Novel Polymer Electrolyte
Demand for Lithium-ion (Li-ion) batteries has increased significantly as products such as smartphones, laptops, electric vehicles, and grid storage batteries rise in popularity. However, Li-ion batteries have numerous safety and performance limitations due to their flammable electrolyte and the charge storage density of their active materials, which are not easily overcome by incremental progress. New types of high-performance separators and electrodes built with solid-state ion conductors could simultaneously improve the energy density and safety of lithium ion batteries by removing the most flammable battery components, and also improving the driving range and durability of electric vehicles. Solid-state separators also open the door to the use of lithium metal as an active material, resulting in a significant increase in cell energy content, and the subject of research efforts for the past several decades. New battery technology that employs energy dense, thermally stable, and long-lasting materials will also be of interest for grid storage, particularly in dense, urban environments where the space occupied by storage systems is more of a concern.
Project Innovation + Advantages:
Ionic Materials will develop a lithium metal (not lithium ion) rechargeable battery cell that employs a novel solid polymer electrolyte that enables the world’s first truly safe lithium metal rechargeable battery cell. Scientists at the City University of New York have found that Ionic Material’s proprietary ionic conducting polymer is the most highly lithium conducting solid state polymer material ever measured (at room temperature). This polymer has high ionic conductivity across a range of temperatures, can be reliably extruded into very thin films, is non-flammable, has attractive mechanical properties, and is compatible with a variety of different anodes and cathodes, including lithium metal. This polymer also has the potential to address a number of challenges associated with lithium metal anodes, including electrochemical stability and the ability to cycle without the growth of branchlike metal fibers called dendrites. If left unimpeded, dendrites can grow to span the space between the negative and positive electrodes, causing short-circuiting. Ionic Materials' polymer electrolyte will eliminate the risk of battery shorting due to dendrites, and speed the safe implementation of solid-state, lithium metal anode batteries. Such cells are of particular interest due to their extremely high specific energy (400 Wh/kg or more versus 285 Wh/kg for the best Li-Ion cells today) and their potential to reduce cell costs below $100/kWh, a commonly cited tipping point for the mass adoption of electric vehicles.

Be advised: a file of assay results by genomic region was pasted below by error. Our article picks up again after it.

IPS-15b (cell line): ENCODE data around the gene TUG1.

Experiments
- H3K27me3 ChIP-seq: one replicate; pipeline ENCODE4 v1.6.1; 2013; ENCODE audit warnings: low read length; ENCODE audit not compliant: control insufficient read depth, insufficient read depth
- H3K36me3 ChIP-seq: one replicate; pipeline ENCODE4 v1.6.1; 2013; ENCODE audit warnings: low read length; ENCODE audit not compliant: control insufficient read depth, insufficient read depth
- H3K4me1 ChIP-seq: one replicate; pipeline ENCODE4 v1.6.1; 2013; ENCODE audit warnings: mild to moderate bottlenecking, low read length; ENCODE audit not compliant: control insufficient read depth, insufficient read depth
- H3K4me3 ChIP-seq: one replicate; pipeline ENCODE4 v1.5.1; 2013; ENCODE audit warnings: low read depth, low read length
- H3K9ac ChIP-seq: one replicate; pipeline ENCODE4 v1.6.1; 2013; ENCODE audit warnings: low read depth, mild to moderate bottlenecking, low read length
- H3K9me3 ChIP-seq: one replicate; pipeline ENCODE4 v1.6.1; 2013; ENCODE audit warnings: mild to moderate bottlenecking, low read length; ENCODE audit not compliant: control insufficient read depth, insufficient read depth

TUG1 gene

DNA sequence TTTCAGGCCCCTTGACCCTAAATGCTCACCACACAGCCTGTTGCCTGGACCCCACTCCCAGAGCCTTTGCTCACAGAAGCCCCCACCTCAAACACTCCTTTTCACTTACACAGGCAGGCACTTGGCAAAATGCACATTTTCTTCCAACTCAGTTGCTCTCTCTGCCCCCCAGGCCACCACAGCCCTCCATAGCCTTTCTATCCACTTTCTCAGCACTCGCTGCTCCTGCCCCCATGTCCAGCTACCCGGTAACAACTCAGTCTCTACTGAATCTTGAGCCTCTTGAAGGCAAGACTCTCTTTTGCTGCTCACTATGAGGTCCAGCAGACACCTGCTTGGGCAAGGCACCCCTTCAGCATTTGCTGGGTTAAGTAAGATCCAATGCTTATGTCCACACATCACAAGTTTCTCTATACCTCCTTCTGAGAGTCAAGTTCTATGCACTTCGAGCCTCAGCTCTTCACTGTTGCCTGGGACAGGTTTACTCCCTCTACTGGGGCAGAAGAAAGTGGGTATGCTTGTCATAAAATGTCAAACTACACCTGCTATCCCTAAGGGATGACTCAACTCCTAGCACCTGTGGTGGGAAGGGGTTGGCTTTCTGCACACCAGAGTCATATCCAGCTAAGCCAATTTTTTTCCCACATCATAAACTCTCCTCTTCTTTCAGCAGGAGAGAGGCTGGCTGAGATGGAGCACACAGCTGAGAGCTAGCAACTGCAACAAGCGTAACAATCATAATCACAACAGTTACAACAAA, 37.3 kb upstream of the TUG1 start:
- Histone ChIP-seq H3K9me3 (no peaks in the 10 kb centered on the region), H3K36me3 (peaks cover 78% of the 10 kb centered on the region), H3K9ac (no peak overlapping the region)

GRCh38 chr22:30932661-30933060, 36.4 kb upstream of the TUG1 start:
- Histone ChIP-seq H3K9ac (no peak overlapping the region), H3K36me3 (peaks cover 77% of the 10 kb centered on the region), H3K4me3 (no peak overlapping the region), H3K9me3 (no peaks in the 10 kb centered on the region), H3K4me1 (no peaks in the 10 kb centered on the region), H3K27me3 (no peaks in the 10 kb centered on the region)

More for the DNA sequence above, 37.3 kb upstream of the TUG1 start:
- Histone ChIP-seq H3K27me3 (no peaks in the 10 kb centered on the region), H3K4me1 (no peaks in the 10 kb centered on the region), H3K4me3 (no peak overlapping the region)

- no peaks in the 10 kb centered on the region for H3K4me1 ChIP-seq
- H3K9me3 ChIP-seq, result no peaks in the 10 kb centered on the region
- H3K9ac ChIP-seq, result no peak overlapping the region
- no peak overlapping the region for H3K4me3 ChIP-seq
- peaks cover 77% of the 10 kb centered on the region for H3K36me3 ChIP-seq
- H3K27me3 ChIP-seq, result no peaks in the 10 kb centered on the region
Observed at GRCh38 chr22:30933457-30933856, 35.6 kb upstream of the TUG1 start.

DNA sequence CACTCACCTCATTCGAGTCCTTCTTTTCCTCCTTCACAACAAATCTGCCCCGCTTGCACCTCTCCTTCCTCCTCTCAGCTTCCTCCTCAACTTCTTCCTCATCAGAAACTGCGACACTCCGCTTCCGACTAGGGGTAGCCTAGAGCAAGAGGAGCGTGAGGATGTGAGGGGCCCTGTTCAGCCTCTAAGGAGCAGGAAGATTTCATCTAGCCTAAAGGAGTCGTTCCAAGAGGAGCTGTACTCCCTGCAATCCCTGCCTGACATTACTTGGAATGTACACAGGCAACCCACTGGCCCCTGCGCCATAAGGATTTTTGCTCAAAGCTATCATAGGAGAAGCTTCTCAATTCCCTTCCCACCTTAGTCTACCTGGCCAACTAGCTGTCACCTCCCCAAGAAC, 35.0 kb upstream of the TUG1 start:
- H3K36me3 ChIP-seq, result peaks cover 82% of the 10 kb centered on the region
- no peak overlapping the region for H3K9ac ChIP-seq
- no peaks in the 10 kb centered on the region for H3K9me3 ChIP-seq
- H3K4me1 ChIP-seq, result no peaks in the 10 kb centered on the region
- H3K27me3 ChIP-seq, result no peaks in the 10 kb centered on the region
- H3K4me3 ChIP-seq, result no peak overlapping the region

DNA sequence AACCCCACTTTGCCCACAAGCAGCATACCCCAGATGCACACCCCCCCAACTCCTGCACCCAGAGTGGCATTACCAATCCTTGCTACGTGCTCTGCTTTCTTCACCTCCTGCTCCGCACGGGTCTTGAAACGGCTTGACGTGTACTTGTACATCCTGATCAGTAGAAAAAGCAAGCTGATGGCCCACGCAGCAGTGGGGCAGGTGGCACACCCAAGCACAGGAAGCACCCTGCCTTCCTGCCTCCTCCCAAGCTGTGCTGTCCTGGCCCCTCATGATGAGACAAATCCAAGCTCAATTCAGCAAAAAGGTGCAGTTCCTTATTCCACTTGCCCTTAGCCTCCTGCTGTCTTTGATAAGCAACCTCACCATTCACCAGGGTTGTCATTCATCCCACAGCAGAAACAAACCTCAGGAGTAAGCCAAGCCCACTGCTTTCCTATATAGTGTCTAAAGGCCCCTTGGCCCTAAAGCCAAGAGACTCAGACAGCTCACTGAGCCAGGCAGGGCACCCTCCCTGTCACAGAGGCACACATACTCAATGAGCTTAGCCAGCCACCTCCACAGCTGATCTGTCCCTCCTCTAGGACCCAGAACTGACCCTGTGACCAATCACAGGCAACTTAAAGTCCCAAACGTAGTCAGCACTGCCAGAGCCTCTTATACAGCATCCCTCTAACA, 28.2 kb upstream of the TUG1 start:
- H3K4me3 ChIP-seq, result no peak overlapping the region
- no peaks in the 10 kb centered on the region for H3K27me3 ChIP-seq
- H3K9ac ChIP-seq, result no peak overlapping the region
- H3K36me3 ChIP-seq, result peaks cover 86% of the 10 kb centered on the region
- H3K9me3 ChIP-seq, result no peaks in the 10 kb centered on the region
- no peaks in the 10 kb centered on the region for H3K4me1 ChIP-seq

If successful, developments made under the IONICS program will increase the energy storage content for vehicle batteries by about 30% compared to today's Li-ion batteries and significantly reduce battery storage system costs.
IONICS program innovations could contribute to energy storage solutions for transportation and the grid, lessening U.S. dependence on imported oil and improving grid resilience.
A 10% increase in electric vehicle use would reduce US oil consumption by 3% and reduce total US CO2 emissions by 1%.
IONICS program innovations could further establish U.S. businesses as technical leaders in energy storage, encouraging greater use of readily available renewable resources and increasing the competitiveness of electric vehicles.CONTACTS
ARPA-E Program Director:
Dr. Halle CheesemanProject Contact:
Press and General Inquiries Email:
ARPA-E-Comms@hq.doe.govProject Contact Email:
Carnegie Mellon University